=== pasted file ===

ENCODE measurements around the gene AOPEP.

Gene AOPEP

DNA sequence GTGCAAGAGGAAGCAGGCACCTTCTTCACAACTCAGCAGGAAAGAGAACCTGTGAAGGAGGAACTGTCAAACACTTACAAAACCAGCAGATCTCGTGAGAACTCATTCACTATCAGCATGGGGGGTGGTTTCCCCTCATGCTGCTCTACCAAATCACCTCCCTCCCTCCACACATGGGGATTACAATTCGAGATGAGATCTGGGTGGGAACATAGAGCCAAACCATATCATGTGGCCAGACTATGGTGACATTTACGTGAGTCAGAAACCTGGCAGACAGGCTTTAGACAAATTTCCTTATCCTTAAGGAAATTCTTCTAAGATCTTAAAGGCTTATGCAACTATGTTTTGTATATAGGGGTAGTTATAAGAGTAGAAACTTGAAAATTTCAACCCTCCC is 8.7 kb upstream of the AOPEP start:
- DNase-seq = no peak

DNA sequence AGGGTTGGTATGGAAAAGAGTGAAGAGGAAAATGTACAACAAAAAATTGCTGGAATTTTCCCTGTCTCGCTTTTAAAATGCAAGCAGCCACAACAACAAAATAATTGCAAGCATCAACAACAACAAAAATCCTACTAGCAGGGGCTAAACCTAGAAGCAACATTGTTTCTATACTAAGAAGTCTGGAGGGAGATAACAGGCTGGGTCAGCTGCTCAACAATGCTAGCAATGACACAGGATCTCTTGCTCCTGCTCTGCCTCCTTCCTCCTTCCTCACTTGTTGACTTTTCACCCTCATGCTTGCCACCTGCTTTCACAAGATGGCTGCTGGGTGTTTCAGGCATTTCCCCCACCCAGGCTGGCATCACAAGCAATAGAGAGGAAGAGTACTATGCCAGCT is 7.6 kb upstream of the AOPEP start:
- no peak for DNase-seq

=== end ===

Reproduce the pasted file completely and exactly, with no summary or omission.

ENCODE measurements around the gene AOPEP.

Gene AOPEP

DNA sequence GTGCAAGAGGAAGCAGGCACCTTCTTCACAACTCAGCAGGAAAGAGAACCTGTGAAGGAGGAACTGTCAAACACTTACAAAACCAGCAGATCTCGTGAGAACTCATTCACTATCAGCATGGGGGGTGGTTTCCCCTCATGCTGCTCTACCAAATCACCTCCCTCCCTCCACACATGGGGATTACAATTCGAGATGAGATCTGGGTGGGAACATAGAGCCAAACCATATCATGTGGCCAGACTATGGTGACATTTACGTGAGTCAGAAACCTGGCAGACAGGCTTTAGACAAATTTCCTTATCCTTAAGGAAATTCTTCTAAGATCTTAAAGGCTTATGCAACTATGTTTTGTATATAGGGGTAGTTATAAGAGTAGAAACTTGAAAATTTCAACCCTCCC is 8.7 kb upstream of the AOPEP start:
- DNase-seq = no peak

DNA sequence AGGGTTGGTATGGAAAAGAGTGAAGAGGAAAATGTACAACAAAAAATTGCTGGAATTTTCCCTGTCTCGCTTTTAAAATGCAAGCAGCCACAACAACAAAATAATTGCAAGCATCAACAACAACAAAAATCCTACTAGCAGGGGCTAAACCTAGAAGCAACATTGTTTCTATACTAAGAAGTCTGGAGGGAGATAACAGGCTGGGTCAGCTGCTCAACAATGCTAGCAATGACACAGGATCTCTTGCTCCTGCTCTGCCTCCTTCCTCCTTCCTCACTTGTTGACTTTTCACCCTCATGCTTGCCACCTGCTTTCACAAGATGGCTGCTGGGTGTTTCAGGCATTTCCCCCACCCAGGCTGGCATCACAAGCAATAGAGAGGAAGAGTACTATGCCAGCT is 7.6 kb upstream of the AOPEP start:
- no peak for DNase-seq